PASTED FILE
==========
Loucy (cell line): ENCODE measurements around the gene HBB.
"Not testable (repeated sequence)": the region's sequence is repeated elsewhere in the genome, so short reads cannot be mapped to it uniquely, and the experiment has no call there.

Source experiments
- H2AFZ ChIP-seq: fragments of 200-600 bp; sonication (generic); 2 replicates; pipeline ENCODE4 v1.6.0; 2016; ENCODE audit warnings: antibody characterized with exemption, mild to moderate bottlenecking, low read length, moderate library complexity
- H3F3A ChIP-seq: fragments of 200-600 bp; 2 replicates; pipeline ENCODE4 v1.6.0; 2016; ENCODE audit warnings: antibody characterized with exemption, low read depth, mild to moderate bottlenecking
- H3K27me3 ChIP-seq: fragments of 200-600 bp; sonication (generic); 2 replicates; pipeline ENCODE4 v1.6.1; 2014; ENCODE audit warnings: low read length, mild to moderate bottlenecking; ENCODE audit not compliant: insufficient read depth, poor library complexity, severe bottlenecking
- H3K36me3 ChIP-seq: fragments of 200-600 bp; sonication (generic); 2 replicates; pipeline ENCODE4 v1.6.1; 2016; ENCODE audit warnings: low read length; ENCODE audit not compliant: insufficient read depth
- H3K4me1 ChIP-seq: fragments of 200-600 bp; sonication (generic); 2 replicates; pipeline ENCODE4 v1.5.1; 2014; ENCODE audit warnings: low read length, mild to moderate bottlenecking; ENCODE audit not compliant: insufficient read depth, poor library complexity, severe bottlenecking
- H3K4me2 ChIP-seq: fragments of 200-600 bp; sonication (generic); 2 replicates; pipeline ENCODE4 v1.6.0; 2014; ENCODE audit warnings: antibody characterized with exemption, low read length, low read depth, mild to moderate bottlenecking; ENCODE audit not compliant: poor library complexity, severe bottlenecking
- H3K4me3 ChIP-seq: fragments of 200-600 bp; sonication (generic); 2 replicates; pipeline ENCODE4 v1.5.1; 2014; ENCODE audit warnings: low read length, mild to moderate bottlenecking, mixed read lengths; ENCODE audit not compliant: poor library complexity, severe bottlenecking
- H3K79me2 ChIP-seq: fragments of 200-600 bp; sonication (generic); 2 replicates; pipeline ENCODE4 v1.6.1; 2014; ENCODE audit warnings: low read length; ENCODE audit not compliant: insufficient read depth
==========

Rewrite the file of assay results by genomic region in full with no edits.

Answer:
Loucy (cell line): ENCODE measurements around the gene HBB.
"Not testable (repeated sequence)": the region's sequence is repeated elsewhere in the genome, so short reads cannot be mapped to it uniquely, and the experiment has no call there.

Source experiments
- H2AFZ ChIP-seq: fragments of 200-600 bp; sonication (generic); 2 replicates; pipeline ENCODE4 v1.6.0; 2016; ENCODE audit warnings: antibody characterized with exemption, mild to moderate bottlenecking, low read length, moderate library complexity
- H3F3A ChIP-seq: fragments of 200-600 bp; 2 replicates; pipeline ENCODE4 v1.6.0; 2016; ENCODE audit warnings: antibody characterized with exemption, low read depth, mild to moderate bottlenecking
- H3K27me3 ChIP-seq: fragments of 200-600 bp; sonication (generic); 2 replicates; pipeline ENCODE4 v1.6.1; 2014; ENCODE audit warnings: low read length, mild to moderate bottlenecking; ENCODE audit not compliant: insufficient read depth, poor library complexity, severe bottlenecking
- H3K36me3 ChIP-seq: fragments of 200-600 bp; sonication (generic); 2 replicates; pipeline ENCODE4 v1.6.1; 2016; ENCODE audit warnings: low read length; ENCODE audit not compliant: insufficient read depth
- H3K4me1 ChIP-seq: fragments of 200-600 bp; sonication (generic); 2 replicates; pipeline ENCODE4 v1.5.1; 2014; ENCODE audit warnings: low read length, mild to moderate bottlenecking; ENCODE audit not compliant: insufficient read depth, poor library complexity, severe bottlenecking
- H3K4me2 ChIP-seq: fragments of 200-600 bp; sonication (generic); 2 replicates; pipeline ENCODE4 v1.6.0; 2014; ENCODE audit warnings: antibody characterized with exemption, low read length, low read depth, mild to moderate bottlenecking; ENCODE audit not compliant: poor library complexity, severe bottlenecking
- H3K4me3 ChIP-seq: fragments of 200-600 bp; sonication (generic); 2 replicates; pipeline ENCODE4 v1.5.1; 2014; ENCODE audit warnings: low read length, mild to moderate bottlenecking, mixed read lengths; ENCODE audit not compliant: poor library complexity, severe bottlenecking
- H3K79me2 ChIP-seq: fragments of 200-600 bp; sonication (generic); 2 replicates; pipeline ENCODE4 v1.6.1; 2014; ENCODE audit warnings: low read length; ENCODE audit not compliant: insufficient read depth